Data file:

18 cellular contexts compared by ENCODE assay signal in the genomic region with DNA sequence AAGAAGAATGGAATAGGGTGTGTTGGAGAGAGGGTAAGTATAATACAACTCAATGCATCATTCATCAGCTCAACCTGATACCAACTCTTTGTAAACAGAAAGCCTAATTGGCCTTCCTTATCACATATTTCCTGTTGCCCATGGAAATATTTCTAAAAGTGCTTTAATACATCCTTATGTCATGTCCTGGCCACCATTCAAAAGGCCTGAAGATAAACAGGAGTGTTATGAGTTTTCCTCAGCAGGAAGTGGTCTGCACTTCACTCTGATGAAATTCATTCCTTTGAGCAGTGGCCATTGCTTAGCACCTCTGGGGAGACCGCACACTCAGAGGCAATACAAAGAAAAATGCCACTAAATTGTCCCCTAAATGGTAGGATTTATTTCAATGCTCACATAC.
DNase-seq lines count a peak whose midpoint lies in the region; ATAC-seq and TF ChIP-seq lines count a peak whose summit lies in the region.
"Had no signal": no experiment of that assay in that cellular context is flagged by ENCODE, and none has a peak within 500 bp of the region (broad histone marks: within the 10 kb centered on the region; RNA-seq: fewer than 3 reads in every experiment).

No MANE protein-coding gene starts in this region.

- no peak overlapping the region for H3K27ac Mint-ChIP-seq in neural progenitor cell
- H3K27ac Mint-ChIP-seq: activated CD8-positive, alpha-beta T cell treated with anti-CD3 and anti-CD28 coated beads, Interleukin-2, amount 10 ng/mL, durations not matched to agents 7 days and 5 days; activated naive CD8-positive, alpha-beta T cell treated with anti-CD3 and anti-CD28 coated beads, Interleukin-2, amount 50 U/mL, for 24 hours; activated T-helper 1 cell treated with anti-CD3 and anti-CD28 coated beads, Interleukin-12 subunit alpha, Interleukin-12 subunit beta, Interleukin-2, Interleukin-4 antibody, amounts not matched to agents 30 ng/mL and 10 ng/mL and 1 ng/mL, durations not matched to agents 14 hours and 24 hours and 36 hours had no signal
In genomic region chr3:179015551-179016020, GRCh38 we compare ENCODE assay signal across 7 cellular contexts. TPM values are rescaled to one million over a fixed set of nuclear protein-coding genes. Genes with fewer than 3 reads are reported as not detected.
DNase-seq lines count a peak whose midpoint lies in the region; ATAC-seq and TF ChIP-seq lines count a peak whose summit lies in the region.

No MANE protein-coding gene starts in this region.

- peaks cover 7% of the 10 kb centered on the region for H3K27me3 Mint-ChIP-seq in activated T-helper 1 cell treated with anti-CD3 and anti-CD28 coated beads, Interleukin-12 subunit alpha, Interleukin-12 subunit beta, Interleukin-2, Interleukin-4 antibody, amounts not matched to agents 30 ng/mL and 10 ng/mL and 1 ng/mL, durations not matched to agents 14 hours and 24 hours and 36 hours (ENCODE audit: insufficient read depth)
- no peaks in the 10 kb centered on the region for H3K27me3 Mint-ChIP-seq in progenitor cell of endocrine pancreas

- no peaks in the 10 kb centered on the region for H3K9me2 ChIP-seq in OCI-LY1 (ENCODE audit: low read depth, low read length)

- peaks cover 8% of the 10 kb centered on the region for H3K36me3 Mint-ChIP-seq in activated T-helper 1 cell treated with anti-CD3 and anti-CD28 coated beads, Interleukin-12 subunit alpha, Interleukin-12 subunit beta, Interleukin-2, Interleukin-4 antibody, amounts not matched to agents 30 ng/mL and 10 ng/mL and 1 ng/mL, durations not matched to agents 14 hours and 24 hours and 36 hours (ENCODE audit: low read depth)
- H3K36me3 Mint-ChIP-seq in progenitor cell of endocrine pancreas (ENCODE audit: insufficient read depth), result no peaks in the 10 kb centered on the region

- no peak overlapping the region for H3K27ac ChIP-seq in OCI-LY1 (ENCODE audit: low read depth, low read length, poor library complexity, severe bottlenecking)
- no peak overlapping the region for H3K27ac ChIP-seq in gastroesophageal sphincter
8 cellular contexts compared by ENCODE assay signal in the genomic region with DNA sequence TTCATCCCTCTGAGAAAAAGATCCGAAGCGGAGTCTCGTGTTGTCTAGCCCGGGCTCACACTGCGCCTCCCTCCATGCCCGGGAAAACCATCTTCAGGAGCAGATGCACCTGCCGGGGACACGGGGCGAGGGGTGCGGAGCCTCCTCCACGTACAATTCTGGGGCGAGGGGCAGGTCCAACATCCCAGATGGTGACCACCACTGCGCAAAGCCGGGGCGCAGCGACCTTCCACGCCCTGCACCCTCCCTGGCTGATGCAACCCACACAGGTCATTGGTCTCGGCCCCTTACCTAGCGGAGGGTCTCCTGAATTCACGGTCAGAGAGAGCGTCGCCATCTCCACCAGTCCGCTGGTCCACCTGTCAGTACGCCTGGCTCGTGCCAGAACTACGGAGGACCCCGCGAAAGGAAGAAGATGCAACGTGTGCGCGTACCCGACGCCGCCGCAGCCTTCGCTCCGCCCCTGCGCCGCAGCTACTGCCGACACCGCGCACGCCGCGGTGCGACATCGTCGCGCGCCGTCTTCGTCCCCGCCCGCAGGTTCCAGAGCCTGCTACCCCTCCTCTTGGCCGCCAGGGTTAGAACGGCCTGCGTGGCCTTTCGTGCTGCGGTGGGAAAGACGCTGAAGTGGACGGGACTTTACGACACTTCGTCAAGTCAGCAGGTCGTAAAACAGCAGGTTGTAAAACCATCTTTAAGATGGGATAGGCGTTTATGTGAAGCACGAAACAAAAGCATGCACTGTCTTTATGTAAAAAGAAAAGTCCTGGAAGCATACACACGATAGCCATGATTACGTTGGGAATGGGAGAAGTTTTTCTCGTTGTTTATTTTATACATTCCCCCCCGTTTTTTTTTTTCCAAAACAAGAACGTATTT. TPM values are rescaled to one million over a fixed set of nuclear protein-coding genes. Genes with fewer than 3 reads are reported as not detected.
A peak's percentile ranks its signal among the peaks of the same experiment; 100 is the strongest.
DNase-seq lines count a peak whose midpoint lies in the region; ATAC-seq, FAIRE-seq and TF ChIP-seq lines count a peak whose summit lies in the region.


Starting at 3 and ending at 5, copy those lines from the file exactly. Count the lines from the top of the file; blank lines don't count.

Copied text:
"Had no signal": no experiment of that assay in that cellular context is flagged by ENCODE, and none has a peak within 500 bp of the region (broad histone marks: within the 10 kb centered on the region; RNA-seq: fewer than 3 reads in every experiment).

No MANE protein-coding gene starts in this region.

- no peak overlapping the region for H3K27ac Mint-ChIP-seq in neural progenitor cell